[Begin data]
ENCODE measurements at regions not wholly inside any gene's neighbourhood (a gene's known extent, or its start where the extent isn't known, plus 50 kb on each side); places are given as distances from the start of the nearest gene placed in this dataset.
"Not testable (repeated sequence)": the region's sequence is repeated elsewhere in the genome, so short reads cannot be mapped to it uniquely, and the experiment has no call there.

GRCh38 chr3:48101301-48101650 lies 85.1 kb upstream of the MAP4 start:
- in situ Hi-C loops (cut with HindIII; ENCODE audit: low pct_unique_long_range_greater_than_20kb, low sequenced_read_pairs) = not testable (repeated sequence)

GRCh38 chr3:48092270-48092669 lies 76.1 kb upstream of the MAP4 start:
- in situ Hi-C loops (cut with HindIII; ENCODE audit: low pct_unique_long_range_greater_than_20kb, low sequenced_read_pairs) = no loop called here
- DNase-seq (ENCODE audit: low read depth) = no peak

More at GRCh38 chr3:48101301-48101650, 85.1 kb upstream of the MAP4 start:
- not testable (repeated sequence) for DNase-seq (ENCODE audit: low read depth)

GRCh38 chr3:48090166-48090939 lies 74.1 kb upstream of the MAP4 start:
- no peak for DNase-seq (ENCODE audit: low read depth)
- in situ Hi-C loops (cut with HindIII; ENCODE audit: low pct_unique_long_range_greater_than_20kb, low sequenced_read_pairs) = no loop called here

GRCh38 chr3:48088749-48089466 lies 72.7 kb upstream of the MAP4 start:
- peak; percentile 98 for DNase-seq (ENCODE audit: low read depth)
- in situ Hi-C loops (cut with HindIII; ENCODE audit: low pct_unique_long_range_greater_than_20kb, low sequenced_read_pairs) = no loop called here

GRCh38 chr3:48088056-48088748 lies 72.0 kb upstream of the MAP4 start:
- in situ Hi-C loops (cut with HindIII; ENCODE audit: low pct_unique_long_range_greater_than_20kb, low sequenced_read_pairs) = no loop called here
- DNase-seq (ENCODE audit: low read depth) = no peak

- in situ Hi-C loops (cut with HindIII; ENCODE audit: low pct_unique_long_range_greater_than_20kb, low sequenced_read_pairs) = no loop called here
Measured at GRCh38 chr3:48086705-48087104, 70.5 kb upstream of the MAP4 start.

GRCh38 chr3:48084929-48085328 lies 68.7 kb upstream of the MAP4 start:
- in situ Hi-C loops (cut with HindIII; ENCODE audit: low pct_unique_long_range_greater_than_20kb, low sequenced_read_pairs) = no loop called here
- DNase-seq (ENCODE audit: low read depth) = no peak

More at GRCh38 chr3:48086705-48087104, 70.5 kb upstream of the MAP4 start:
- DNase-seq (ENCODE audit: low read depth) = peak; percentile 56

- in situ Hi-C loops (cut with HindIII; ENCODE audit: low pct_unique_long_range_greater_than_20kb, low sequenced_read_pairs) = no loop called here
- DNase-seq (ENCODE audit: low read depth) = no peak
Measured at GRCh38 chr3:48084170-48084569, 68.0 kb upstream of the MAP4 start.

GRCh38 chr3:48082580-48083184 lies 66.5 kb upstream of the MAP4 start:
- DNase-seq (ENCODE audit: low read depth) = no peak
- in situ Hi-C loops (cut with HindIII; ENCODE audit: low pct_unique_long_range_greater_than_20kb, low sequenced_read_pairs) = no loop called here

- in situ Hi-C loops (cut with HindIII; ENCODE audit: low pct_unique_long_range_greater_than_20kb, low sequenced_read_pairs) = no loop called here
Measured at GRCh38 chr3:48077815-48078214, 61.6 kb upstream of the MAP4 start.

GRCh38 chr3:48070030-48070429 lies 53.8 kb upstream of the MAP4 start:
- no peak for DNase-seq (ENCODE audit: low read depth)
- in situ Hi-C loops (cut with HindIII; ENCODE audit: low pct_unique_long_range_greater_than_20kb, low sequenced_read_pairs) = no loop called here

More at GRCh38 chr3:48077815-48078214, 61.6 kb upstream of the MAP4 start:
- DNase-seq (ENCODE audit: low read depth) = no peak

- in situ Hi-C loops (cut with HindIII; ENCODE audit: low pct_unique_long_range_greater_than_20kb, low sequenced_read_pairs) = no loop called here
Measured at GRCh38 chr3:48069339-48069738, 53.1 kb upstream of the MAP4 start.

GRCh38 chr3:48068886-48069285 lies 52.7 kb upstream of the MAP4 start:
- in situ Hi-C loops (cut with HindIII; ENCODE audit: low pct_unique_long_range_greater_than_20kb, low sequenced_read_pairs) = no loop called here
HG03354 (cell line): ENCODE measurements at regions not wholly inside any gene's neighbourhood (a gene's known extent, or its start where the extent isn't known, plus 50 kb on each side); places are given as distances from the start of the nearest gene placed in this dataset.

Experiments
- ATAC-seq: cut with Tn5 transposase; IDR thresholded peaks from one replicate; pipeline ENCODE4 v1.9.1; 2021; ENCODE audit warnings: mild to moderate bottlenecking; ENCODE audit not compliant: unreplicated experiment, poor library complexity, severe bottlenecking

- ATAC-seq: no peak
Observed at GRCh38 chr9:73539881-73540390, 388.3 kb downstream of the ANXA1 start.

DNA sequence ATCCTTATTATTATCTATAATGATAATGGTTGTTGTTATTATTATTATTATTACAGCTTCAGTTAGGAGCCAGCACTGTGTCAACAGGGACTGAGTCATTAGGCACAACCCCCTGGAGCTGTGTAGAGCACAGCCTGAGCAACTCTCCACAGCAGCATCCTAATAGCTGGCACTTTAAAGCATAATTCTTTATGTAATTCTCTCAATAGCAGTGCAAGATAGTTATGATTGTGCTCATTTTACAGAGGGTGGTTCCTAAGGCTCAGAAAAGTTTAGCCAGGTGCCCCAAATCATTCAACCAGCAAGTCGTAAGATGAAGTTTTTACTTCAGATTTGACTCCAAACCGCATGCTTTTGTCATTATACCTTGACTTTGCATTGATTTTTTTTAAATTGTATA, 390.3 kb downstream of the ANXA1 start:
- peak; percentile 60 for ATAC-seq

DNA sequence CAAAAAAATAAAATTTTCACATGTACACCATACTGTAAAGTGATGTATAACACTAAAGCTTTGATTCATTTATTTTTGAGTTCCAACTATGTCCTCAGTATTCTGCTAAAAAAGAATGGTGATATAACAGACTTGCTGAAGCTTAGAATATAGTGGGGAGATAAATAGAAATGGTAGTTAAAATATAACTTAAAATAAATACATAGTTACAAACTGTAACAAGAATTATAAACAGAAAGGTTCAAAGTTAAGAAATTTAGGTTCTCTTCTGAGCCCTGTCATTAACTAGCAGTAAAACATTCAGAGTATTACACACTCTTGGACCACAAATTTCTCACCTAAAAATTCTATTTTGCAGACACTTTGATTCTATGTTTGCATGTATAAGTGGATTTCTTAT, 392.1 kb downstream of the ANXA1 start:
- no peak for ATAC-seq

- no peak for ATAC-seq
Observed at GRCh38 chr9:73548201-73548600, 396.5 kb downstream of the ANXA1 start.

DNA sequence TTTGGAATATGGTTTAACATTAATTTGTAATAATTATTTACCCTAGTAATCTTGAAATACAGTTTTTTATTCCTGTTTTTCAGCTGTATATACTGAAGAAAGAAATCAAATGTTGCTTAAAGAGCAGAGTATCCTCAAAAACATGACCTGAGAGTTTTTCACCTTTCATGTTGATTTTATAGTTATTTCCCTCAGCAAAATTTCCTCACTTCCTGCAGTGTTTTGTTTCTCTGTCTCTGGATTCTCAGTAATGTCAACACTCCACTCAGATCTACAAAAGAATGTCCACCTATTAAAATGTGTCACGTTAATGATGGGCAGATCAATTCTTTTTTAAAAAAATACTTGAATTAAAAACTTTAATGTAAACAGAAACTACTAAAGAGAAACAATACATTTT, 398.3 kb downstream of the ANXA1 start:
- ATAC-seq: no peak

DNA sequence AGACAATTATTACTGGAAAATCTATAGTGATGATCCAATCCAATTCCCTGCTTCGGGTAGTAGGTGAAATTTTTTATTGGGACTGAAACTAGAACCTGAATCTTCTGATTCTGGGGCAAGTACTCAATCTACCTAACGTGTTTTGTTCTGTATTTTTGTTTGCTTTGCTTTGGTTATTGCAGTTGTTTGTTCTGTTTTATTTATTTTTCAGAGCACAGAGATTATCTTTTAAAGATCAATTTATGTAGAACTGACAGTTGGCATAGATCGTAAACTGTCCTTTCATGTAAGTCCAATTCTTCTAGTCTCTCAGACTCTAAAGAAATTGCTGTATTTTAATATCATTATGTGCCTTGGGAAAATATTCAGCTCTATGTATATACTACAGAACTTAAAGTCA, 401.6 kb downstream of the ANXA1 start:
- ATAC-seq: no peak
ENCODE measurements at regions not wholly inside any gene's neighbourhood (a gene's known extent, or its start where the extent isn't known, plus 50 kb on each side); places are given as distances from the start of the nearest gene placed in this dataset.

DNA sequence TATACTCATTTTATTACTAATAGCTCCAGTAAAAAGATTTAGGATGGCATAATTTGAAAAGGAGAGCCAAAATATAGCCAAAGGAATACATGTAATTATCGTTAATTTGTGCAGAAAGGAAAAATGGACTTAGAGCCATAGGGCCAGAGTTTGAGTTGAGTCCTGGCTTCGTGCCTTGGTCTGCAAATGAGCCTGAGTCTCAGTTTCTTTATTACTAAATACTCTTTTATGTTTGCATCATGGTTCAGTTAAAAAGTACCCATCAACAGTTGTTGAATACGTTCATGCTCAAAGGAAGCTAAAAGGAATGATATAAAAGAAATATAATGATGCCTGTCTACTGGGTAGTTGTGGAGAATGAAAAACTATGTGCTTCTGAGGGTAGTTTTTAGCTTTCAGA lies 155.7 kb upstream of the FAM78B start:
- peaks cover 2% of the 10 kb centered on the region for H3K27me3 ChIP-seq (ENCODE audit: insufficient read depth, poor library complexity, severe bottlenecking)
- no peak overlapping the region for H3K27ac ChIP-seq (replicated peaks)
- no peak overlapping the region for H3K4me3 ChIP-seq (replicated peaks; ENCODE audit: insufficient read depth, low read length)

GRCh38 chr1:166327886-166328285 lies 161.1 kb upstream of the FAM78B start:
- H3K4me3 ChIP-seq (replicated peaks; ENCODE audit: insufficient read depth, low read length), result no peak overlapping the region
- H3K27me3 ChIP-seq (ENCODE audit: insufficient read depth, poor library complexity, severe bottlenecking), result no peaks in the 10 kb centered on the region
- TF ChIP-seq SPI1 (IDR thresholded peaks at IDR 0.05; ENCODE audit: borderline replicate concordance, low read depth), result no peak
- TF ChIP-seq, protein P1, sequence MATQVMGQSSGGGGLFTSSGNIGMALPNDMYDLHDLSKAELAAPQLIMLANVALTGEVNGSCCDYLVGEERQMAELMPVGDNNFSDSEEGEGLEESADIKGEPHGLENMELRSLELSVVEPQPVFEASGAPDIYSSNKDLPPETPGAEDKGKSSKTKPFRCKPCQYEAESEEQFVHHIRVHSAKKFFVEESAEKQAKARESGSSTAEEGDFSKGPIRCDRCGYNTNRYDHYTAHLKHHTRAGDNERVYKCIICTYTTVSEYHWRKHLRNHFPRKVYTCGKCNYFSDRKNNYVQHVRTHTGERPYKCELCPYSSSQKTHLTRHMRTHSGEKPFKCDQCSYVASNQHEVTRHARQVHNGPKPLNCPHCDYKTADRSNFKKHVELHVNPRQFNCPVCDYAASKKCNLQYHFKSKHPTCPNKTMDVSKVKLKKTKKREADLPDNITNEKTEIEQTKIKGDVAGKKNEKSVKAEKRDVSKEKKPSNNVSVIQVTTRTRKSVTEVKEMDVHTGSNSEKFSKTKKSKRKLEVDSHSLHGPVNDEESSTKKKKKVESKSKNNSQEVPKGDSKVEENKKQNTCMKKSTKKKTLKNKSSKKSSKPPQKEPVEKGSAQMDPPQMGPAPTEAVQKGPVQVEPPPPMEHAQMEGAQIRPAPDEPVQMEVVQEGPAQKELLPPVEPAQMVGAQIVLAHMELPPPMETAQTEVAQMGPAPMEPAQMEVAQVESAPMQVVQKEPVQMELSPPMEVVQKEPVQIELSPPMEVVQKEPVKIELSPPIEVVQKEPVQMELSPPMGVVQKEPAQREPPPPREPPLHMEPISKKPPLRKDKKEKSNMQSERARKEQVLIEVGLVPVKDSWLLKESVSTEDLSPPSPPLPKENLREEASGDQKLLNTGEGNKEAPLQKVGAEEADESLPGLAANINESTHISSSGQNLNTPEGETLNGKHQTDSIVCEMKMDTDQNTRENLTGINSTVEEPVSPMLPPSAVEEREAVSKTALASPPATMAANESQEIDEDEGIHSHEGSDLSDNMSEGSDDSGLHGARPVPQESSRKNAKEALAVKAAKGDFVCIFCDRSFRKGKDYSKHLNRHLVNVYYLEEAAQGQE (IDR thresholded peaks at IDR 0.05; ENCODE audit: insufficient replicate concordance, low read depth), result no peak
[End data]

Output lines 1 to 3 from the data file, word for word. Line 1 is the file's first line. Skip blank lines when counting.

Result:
ENCODE measurements at regions not wholly inside any gene's neighbourhood (a gene's known extent, or its start where the extent isn't known, plus 50 kb on each side); places are given as distances from the start of the nearest gene placed in this dataset.
"Not testable (repeated sequence)": the region's sequence is repeated elsewhere in the genome, so short reads cannot be mapped to it uniquely, and the experiment has no call there.

GRCh38 chr3:48101301-48101650 lies 85.1 kb upstream of the MAP4 start: